Governor's Commitment to Public Safety. Working with Lt. Governor Kathleen Kennedy Townsend, Governor Glendening focused on making Maryland neighborhoods and communities safe and secure. With innovative programs such as community policing and HotSpots, and one of the strongest anti-gun violence measures in the nation, the crime rate in Maryland decreased under his leadership nearly twice as fast as the national average. After successfully defeating the powerful gun lobby, Handgun Control, Inc. recognized the Governor for his work supporting the Maryland Gun Violence Act of 1996. Sarah and James Brady were on hand to make the presentation. The Governor worked to further secure the safety of Maryland's families and children by spearheading an effort to require every handgun sold in Maryland to have features making it childproof.

Governor's Commitment to Job Creation. Governor Glendening worked tirelessly to keep casino gambling out of Maryland. He recognized that a strong economy creates good-paying, family-supporting jobs for Marylanders. During his tenure, Governor Glendening worked aggressively with the Maryland General Assembly to reduce or eliminate 15 separate taxes, including the first reduction in Maryland's personal income tax rate in 30 years. As a result, Maryland saw its job creation rate rise from 44th in the nation in 1994 to 16th in 1998. Over that same time period, welfare rolls decreased by more than 62%, with 141,420 Marylanders moving from dependency to self-sufficiency.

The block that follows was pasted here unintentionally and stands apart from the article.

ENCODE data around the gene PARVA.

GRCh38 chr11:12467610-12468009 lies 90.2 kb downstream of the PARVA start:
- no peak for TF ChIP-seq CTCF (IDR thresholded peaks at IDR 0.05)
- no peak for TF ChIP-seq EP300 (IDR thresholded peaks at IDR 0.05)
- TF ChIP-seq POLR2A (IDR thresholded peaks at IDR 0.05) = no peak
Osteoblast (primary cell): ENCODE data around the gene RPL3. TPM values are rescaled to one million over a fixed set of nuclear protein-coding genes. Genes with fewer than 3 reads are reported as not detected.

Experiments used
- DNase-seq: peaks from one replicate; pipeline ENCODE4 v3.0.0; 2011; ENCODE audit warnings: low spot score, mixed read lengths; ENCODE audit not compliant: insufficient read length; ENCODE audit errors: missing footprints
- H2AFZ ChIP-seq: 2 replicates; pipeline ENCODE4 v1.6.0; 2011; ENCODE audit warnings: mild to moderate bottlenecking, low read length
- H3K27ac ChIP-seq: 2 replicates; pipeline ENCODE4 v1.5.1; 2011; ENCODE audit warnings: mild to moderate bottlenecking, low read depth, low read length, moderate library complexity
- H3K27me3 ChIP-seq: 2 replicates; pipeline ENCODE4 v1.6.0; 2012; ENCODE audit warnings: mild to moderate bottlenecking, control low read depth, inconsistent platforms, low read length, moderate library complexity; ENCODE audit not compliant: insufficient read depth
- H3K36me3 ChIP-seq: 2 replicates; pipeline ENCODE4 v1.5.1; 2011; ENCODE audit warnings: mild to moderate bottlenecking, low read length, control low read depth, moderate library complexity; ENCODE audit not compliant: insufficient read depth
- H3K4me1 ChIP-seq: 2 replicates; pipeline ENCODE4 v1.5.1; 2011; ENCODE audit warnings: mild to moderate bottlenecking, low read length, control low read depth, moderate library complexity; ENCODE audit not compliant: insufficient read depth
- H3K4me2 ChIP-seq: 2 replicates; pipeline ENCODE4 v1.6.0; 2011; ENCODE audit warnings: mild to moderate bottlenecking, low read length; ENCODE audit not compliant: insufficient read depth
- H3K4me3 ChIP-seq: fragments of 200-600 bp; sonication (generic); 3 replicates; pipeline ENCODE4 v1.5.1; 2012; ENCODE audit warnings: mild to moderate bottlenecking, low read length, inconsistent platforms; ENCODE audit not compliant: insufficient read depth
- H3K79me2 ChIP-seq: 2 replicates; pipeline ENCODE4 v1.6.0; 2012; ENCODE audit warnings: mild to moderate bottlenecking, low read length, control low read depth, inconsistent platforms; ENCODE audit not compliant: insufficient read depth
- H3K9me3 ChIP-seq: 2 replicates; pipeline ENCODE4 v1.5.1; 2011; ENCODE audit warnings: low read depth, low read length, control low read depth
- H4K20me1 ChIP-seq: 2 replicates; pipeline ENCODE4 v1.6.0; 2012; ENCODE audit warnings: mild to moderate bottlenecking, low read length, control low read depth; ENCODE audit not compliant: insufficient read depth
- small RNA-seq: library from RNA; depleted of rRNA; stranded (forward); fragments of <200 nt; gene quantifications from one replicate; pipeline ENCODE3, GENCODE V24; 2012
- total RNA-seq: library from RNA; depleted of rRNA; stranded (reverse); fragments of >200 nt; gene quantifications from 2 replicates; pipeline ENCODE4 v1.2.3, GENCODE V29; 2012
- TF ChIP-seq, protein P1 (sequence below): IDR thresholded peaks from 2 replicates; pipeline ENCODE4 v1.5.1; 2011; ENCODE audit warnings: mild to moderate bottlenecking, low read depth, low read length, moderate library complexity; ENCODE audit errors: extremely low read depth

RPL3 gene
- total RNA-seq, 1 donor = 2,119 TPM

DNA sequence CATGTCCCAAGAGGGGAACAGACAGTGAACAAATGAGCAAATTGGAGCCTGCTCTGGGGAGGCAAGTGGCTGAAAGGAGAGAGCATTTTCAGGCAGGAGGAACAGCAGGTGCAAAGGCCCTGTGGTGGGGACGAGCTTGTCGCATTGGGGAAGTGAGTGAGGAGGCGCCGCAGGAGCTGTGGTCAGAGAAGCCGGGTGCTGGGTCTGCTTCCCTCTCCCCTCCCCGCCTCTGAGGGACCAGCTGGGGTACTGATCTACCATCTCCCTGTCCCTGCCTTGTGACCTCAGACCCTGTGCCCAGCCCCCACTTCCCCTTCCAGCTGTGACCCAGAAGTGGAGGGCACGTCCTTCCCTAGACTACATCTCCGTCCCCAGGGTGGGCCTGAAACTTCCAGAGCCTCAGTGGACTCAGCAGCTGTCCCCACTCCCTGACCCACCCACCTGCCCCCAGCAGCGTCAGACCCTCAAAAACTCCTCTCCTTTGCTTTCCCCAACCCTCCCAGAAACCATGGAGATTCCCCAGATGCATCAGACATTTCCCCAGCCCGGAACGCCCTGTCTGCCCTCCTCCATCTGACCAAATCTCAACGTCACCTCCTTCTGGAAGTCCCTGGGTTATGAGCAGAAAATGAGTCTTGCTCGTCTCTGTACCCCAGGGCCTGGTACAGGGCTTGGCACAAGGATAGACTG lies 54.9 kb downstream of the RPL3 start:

Governor's Commitment to Public Health. The health of Marylanders has been a critical issue for Governor Glendening. During his time in office, the Governor has worked with the Legislature to pass both a comprehensive Patients' Bill of Rights and an innovative plan that provides access to health care for pregnant women and children in working families. In addition, the Governor has been a leading anti-tobacco advocate, working with the General Assembly to raise cigarette taxes to reduce teen smoking. Most recently, he unveiled a plan to use Maryland's share of the national tobacco settlement to make the State a leader in anti-smoking programs and anti-cancer research. In 1996, Governor Glendening was honored by the American Medical Association with the Nathan Davis Award for his commitment to improve public health in Maryland.

Governor's Commitment to an Inclusive Society. Throughout his career in public service, Governor Glendening never forgot his roots. He brought the values of equality, opportunity, and inclusion to the decision-making table. His judicial appointments, and selection of cabinet secretaries and senior staff members reflected this deep and abiding commitment to the value of diversity. In 1998, Governor Glendening received the Furman Templeton Award from the Baltimore Urban League for his solid record of appointing African Americans, women, Hispanics, and other minorities to the judiciary and upper levels of State government. In Governor Glendening's continuing fight for fairness and inclusion, he also received the Breslau-Goldman Award from the Jewish Community Council of Greater Washington for his dedication to social justice.